Given the recent discourse around mental health, it felt important to remind readers of the enduring need to break the stigma surrounding BPD. The article we are highlighting today comes from a student newspaper, the Observer, from Central Washington University, and does a fantastic job at addressing stigma. Senior Reporter Catherine Camarata has an in-depth discussion with a student named Charlotte Casler about how she has been impacted by her diagnosis of BPD and her own struggles combating BPD stigma:
“Group therapy has a huge stigma,” Casler said. “I was right there with everyone else thinking that it was going to be stupid, and it wasn’t.”
The passage below was particularly insightful:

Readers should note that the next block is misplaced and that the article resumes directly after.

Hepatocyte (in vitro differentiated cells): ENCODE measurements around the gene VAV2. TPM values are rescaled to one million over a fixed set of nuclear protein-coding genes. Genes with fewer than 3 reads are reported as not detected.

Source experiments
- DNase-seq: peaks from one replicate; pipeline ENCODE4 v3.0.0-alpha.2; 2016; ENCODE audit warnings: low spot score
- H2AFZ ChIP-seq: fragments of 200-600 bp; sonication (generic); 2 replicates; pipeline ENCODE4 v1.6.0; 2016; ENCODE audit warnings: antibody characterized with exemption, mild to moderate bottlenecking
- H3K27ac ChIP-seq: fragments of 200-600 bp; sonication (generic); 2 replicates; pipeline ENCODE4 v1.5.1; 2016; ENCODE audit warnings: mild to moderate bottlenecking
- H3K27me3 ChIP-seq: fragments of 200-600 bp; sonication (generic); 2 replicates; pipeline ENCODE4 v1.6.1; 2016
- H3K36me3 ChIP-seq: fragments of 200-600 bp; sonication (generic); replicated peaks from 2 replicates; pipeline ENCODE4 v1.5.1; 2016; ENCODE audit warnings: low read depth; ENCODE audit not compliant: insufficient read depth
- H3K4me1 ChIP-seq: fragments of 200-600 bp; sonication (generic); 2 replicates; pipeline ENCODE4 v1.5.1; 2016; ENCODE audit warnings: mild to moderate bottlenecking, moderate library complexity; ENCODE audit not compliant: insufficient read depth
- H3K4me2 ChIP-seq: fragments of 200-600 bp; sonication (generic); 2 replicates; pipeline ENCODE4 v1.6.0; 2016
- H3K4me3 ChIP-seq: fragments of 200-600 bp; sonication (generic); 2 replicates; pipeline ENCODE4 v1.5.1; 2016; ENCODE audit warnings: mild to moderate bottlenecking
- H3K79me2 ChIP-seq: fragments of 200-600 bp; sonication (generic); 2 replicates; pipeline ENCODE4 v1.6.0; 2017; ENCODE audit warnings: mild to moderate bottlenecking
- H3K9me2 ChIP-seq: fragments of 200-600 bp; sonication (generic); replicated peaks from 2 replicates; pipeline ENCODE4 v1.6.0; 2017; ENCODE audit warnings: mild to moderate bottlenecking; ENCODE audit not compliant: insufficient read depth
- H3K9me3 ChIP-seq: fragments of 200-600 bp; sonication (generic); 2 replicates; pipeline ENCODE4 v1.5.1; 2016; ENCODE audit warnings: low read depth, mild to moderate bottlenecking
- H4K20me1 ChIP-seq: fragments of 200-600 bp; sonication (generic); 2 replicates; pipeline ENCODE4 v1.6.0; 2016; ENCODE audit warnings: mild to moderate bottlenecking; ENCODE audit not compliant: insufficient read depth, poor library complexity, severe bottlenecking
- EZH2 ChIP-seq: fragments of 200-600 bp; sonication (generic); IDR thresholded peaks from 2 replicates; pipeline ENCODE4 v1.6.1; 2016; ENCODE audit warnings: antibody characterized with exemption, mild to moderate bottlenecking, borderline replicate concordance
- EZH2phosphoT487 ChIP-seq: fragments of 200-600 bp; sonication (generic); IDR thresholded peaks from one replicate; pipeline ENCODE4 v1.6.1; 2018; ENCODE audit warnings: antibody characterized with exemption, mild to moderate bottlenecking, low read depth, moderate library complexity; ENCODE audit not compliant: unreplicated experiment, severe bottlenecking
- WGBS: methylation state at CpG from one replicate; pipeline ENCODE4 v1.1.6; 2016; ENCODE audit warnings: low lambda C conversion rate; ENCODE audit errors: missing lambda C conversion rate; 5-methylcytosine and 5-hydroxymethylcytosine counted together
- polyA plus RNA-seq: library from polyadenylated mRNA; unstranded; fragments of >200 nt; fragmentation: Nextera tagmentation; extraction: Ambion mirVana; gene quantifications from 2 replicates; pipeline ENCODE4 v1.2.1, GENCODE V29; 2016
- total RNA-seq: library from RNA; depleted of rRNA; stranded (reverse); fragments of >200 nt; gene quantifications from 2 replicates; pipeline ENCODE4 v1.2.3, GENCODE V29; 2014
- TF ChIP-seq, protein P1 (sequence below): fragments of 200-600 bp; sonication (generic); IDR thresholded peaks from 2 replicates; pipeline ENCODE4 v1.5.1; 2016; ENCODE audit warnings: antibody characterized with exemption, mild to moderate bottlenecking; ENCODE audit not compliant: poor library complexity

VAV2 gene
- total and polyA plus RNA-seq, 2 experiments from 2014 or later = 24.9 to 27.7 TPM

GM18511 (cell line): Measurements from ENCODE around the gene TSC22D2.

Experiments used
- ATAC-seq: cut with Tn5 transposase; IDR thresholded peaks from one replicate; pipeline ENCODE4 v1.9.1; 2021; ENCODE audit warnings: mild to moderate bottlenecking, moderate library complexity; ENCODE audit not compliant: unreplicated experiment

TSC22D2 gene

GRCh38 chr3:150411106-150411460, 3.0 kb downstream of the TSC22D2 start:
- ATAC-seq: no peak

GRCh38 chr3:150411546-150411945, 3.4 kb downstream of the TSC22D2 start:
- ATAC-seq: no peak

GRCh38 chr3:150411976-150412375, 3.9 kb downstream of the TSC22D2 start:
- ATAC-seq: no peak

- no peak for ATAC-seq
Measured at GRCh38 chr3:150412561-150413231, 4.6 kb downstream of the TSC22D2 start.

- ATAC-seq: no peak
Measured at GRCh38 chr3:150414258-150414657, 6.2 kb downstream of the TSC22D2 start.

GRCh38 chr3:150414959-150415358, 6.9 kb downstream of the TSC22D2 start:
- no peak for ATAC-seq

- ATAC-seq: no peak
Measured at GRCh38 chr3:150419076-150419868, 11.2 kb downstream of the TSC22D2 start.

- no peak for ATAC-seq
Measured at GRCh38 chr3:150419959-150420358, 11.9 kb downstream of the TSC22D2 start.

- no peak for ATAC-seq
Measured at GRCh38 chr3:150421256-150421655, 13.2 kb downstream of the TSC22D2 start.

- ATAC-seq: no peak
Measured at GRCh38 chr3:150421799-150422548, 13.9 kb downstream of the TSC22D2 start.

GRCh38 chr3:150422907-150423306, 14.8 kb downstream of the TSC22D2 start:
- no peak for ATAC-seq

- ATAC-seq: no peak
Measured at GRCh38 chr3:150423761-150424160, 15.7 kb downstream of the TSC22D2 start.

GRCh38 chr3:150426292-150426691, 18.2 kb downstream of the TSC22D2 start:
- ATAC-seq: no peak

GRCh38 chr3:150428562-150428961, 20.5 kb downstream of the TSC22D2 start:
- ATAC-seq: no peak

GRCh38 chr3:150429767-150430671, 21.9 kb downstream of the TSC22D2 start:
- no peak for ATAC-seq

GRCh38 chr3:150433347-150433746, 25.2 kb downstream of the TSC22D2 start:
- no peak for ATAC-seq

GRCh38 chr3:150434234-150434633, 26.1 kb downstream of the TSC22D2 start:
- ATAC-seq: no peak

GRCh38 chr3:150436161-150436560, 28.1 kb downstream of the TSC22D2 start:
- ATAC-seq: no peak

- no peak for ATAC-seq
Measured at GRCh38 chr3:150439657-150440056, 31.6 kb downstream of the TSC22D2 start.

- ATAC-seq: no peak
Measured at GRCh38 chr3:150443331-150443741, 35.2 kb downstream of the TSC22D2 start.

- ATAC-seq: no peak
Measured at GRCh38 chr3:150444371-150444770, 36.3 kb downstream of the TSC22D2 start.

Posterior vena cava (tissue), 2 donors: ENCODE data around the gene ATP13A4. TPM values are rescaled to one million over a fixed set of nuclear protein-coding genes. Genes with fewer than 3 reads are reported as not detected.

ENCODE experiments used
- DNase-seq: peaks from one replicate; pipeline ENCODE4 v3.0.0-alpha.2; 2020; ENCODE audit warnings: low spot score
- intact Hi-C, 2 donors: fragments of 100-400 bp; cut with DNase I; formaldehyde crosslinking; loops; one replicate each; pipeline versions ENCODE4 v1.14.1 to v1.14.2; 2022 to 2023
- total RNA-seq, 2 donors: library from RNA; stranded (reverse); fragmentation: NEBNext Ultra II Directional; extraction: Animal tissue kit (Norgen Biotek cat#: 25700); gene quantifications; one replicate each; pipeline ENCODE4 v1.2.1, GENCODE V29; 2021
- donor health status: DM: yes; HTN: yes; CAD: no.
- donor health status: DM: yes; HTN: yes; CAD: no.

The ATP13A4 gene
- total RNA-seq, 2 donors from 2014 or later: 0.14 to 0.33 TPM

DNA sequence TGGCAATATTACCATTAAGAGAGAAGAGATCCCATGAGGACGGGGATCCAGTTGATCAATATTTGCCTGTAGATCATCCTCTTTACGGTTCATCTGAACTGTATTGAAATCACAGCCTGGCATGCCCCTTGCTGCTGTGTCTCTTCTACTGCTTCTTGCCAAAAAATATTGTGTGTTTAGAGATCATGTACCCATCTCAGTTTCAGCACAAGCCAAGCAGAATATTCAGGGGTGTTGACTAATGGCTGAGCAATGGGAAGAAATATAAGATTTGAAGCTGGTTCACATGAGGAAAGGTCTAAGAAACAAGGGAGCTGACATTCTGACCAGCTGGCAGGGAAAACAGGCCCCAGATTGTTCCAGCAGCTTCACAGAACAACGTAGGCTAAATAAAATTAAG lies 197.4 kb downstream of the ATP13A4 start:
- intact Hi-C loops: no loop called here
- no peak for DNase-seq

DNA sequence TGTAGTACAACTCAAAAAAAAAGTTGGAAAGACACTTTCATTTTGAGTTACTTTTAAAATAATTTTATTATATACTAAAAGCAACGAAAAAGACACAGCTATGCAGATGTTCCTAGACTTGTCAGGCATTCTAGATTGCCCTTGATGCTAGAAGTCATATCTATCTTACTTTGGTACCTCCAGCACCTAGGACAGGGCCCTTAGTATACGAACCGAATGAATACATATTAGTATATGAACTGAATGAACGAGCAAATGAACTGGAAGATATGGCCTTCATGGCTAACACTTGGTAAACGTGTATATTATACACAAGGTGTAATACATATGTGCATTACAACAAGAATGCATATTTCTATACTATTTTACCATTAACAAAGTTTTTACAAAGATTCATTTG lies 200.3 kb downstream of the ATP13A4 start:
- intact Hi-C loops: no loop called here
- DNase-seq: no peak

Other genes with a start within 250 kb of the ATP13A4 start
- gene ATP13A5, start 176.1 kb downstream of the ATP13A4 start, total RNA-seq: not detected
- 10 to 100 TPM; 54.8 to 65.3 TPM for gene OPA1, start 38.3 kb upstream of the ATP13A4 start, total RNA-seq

“Casler warned those diagnosed with BPD that when they finally take accountability for their mental health, it can be uncomfortable and difficult to maintain.
“The unfortunate truth is that it’s easier to stay the same than it is to change,” Casler said. “Before you had the skills before you knew better … you could blame anything. Your mom, your dad, a bully at school, a romantic partner, an unfortunate financial situation. All of a sudden you realize, you’re the captain of this ship, and that’s hard because everybody wants all of that control until they realize how much responsibility it comes with.”
You can read the full article from Catherine Camarata here